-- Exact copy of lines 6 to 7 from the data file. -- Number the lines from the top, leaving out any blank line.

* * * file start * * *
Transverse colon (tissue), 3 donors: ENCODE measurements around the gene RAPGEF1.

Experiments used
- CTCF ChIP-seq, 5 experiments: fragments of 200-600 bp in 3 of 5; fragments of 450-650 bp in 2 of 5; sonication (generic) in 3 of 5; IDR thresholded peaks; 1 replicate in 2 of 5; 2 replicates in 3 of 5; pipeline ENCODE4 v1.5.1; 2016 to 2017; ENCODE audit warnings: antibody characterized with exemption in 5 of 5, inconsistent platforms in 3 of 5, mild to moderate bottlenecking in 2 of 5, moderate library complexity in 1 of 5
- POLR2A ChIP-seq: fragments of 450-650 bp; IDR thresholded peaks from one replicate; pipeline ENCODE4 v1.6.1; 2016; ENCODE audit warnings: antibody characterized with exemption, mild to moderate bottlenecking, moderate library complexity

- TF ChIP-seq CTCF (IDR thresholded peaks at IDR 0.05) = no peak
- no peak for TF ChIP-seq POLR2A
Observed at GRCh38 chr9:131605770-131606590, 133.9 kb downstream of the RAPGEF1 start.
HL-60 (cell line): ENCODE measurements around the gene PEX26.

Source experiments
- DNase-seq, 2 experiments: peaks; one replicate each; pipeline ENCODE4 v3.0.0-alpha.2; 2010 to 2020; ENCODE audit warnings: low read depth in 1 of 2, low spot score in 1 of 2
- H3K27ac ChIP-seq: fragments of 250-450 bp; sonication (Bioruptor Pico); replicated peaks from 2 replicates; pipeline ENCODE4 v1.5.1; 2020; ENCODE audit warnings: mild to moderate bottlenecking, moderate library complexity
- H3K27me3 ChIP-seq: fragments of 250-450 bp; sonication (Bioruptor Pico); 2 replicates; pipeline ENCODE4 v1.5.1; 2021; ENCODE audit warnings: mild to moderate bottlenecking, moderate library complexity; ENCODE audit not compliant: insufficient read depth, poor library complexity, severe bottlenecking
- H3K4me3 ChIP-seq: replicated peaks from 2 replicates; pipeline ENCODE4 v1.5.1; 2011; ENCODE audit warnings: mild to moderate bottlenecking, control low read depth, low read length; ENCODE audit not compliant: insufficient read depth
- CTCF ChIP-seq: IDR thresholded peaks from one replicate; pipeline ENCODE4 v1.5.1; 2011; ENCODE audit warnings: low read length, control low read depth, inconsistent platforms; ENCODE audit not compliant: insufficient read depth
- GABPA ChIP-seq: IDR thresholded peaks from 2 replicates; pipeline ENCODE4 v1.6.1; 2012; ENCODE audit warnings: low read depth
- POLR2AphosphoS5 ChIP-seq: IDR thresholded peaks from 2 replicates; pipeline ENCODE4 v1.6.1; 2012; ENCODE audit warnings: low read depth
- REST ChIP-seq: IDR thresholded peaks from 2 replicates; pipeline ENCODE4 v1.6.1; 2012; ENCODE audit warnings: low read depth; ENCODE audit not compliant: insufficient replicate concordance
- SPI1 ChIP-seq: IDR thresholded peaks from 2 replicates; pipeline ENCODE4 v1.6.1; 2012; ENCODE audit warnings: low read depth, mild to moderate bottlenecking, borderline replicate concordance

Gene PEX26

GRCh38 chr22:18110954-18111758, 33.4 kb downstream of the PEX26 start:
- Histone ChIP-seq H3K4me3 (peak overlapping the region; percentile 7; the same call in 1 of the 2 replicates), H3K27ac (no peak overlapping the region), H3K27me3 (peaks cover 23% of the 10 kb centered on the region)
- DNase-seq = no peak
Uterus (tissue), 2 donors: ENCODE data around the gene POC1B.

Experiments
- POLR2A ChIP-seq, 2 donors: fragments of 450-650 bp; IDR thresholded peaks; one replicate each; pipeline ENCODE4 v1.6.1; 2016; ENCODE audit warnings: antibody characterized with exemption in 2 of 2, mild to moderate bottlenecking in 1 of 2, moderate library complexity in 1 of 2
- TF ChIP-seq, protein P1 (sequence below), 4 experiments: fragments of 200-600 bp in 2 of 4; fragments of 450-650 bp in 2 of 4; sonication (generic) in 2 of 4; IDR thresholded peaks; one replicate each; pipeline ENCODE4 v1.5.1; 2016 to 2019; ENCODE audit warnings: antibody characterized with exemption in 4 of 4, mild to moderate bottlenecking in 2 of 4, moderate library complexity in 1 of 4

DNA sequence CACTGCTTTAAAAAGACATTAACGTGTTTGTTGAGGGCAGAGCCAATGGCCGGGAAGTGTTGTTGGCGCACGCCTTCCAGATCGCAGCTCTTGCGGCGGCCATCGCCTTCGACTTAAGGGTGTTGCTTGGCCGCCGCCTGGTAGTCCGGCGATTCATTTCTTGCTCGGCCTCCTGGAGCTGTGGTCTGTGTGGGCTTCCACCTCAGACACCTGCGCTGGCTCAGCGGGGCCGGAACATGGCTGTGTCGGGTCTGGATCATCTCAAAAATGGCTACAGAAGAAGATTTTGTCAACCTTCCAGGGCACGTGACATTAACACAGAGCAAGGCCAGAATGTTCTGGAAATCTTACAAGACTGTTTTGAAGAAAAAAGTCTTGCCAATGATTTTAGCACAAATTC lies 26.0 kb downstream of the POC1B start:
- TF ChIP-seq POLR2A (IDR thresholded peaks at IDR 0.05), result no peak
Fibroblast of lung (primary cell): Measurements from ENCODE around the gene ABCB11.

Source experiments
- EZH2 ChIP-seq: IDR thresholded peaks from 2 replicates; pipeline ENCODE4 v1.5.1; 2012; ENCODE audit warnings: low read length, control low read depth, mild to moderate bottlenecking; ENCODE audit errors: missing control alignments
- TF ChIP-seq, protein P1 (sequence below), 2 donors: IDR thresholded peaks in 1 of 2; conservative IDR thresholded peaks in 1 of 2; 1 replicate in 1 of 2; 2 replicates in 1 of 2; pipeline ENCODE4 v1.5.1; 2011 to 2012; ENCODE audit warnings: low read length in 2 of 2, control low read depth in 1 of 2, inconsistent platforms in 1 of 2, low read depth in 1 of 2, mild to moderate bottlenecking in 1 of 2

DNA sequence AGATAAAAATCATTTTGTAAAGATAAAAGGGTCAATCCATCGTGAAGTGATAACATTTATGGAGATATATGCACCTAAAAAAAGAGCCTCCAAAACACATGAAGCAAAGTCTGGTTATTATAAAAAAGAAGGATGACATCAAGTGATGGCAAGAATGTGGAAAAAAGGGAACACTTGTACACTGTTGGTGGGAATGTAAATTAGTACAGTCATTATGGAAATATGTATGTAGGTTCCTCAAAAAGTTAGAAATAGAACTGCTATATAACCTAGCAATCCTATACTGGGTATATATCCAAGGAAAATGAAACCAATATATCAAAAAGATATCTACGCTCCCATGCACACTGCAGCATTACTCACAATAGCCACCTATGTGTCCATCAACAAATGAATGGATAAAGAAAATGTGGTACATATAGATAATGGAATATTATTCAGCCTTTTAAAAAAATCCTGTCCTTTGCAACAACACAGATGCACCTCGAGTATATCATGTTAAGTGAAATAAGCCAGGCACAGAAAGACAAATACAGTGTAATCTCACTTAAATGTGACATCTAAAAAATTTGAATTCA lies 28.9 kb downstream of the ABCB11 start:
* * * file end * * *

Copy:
- no peak for TF ChIP-seq POLR2A
Observed at GRCh38 chr9:131605770-131606590, 133.9 kb downstream of the RAPGEF1 start.